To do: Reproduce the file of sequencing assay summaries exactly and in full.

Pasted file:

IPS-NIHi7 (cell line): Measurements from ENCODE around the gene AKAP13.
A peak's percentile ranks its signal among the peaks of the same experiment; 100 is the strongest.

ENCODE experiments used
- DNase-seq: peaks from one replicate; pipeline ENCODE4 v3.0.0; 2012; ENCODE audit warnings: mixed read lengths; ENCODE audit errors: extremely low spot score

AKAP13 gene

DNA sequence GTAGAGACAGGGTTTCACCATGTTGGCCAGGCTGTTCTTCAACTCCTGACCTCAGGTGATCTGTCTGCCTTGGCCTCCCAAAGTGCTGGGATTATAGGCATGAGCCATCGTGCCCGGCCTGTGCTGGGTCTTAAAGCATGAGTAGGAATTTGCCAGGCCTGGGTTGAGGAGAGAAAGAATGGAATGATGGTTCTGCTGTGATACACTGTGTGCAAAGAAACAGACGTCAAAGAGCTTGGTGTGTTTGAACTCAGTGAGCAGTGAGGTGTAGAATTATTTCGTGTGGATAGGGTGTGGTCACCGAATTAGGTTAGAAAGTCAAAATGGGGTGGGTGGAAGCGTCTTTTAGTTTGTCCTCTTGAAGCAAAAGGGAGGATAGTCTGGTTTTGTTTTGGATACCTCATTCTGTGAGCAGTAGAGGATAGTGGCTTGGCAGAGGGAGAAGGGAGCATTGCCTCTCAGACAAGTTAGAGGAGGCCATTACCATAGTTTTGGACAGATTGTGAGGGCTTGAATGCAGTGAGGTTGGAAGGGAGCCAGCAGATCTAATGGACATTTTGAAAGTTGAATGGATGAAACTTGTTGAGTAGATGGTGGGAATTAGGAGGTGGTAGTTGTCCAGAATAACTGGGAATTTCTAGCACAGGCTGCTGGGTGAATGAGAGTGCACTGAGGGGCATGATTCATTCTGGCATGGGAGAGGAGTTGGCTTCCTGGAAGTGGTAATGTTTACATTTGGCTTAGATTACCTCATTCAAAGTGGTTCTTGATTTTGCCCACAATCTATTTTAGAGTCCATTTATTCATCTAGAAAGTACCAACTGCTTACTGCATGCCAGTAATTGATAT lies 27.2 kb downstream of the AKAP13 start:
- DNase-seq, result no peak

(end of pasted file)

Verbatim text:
IPS-NIHi7 (cell line): Measurements from ENCODE around the gene AKAP13.
A peak's percentile ranks its signal among the peaks of the same experiment; 100 is the strongest.

ENCODE experiments used
- DNase-seq: peaks from one replicate; pipeline ENCODE4 v3.0.0; 2012; ENCODE audit warnings: mixed read lengths; ENCODE audit errors: extremely low spot score

AKAP13 gene

DNA sequence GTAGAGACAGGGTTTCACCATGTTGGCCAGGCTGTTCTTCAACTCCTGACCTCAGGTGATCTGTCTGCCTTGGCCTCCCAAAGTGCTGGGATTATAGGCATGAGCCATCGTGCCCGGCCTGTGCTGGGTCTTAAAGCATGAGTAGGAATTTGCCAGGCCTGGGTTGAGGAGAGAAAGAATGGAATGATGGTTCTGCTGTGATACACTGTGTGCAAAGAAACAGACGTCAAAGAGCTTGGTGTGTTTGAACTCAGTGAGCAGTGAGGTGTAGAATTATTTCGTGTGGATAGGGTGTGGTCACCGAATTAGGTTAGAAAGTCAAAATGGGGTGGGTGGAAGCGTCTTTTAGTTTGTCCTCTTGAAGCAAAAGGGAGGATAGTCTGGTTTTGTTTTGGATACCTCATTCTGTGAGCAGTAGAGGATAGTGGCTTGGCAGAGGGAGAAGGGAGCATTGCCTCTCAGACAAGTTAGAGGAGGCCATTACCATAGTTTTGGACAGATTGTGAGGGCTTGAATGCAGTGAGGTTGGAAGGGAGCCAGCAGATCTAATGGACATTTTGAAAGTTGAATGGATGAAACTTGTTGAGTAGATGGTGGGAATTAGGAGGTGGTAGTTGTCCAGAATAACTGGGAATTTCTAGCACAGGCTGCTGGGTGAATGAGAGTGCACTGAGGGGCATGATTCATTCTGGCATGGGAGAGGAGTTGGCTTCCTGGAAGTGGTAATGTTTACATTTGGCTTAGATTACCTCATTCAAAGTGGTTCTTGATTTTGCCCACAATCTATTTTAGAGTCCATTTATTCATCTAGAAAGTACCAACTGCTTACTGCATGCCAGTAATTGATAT lies 27.2 kb downstream of the AKAP13 start:
- DNase-seq, result no peak